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"Who contributed to development American wargaming" Topic

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HistoryWargaming14 Oct 2017 1:01 p.m. PST

As part of the History of Wargaming Project I am working with Duke and Jim Getz on a book about documenting the early development of miniature wargaming in America

I am now trying an impossible task, trying to work out who else I should mention in the book. So who else should I mention?

• Founders: Scruby (rules, War Games Newsletter, figures)

• Legends: Duke Seifried (figures, rules, demo games at shows etc…), Fletcher Pratt (Naval), Joe Morschauser (author), James Dunnigan (SPI)

• The dominant or the standard in different eras- Fred Vietmeyer (innovations), Scotty Bowden (books/ Empire rules), Jim Getz (rules), Bob Coggins, Gary Gygax (D+D)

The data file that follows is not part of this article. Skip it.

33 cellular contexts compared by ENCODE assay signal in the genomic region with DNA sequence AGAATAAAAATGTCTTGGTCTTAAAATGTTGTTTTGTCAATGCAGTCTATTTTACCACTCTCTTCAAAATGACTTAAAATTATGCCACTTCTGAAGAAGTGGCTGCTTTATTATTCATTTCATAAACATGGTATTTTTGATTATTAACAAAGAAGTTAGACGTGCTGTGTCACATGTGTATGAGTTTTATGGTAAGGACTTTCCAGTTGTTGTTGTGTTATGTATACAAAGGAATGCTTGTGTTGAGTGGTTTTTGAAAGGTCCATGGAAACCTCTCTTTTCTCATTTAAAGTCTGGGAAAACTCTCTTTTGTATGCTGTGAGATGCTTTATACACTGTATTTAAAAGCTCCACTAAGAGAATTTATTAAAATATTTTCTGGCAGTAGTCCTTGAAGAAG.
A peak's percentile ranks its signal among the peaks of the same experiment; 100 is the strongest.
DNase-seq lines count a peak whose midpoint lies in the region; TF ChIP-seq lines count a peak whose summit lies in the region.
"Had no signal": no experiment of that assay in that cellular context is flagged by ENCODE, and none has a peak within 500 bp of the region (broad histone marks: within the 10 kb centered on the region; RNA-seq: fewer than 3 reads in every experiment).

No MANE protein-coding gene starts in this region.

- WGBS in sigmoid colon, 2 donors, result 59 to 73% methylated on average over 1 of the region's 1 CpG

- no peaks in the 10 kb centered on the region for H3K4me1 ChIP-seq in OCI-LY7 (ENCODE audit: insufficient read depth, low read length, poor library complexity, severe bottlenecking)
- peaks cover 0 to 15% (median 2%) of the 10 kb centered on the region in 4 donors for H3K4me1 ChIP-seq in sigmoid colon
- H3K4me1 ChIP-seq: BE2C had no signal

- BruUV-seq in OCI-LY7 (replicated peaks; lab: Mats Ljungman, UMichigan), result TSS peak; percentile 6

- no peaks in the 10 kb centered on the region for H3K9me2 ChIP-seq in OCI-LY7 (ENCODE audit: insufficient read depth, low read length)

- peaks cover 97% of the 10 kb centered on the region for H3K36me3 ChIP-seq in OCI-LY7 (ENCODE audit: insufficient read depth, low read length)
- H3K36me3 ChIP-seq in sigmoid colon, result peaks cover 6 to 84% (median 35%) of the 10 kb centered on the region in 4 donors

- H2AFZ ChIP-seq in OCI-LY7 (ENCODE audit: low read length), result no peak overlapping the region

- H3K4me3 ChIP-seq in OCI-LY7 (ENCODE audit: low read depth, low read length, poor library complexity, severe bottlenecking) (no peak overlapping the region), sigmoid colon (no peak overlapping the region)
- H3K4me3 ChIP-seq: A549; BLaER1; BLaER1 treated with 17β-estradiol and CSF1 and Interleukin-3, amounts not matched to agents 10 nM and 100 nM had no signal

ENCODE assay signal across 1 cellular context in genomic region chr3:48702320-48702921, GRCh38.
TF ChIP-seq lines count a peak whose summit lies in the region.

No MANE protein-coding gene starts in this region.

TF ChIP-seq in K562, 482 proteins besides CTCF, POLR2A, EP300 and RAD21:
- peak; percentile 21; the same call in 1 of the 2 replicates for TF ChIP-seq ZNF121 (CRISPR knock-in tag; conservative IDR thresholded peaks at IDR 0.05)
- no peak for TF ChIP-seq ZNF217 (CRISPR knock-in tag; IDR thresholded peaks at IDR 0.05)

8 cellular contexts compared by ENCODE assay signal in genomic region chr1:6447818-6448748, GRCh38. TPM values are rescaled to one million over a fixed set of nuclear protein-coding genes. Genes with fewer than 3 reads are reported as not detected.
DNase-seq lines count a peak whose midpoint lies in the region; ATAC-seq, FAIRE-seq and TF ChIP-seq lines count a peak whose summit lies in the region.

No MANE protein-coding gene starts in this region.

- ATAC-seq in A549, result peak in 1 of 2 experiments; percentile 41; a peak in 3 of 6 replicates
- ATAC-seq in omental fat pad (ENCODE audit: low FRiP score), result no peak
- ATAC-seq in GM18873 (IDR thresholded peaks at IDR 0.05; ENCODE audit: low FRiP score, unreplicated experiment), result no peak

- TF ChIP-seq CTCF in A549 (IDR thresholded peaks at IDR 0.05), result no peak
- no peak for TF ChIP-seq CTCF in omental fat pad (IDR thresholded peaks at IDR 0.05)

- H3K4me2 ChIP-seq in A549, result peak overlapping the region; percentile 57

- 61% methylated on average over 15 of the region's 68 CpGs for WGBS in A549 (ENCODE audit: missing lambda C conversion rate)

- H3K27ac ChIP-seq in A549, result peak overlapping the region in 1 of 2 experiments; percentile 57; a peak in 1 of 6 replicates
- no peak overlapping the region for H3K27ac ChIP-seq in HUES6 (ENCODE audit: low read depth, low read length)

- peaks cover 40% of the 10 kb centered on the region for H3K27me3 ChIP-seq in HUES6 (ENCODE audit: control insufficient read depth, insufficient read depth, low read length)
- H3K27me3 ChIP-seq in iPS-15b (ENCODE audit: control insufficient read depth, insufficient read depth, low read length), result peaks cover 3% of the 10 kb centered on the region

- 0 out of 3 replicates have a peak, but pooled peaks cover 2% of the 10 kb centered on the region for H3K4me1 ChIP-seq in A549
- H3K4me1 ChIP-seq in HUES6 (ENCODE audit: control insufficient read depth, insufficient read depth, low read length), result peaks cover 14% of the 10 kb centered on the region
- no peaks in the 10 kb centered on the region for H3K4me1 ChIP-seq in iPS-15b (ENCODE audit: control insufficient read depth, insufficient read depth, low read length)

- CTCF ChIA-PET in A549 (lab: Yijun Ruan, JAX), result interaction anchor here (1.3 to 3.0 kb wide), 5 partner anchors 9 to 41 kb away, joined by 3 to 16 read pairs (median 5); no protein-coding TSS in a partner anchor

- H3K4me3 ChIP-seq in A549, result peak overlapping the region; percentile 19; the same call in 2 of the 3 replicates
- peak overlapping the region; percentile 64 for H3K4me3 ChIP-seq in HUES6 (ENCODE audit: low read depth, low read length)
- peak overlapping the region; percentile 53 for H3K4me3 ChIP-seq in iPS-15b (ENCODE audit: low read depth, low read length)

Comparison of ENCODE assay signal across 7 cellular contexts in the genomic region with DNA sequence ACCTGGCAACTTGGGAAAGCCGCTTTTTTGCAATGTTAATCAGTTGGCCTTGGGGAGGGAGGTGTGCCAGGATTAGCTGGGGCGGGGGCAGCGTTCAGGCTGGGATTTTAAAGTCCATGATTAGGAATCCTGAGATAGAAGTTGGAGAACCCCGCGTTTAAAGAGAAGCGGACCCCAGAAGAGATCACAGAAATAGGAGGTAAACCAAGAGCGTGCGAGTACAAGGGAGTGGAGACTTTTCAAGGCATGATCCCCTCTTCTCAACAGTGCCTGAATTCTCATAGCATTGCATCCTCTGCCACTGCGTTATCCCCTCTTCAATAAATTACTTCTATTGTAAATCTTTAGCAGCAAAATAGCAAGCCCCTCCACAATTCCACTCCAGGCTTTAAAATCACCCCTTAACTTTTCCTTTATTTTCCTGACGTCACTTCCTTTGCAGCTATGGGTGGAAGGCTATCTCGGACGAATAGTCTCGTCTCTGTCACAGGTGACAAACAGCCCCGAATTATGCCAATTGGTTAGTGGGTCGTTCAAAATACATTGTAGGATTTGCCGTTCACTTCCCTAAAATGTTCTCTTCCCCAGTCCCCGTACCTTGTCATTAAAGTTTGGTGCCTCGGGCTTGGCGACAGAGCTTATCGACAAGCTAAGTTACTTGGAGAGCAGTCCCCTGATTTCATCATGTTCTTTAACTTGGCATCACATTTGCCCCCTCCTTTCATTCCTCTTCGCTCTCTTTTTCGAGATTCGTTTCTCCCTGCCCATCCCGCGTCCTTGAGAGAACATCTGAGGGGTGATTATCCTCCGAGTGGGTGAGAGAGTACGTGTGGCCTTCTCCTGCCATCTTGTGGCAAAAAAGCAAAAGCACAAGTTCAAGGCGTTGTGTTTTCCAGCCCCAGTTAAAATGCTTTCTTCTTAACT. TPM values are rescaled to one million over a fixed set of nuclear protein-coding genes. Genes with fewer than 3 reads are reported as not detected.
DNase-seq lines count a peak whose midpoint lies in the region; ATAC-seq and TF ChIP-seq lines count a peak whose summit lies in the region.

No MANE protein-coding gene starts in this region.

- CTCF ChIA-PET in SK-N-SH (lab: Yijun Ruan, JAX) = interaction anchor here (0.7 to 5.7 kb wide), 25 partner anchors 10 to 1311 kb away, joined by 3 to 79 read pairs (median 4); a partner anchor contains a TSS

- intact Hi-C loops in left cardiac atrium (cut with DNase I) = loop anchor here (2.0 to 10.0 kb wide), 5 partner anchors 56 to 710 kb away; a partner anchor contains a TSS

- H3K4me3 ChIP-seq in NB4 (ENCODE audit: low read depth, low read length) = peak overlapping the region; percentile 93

• Well-known and national influencers- Dick Bryant, Wally Simon, Hal Thinglum (editor), Ray Johnson, Jean Lochet, Larry Brom, Sam Mustafa, Bob Jones, Pat Condray, Gene McCoy, Frank Chadwick (board game designer)

• Individual contributions in their areas- Jim Arnold, Dave Waxtel, Lou Zocchi, Mike Reese/Leon Tucker, John Hill (large following and very popular games at conventioins), Don Lowry, Arty Conliffe, Ned Zuparko (writing/ researcher etc.),
• Ahead of their time: Michael Korns (Modern Wars in Miniature, roleplaying WWII), Dave Arneson (Blackmore campaign and D+D)

Tango01 Supporting Member of TMP14 Oct 2017 1:02 p.m. PST


Vintage Wargaming14 Oct 2017 1:20 p.m. PST

Norman Bel Geddes. Gerard de Gré. John C Candler. Charles Sweet. Would seem to be among the most important ones.

David Manley14 Oct 2017 1:36 p.m. PST

Larry Bond (Harpoon)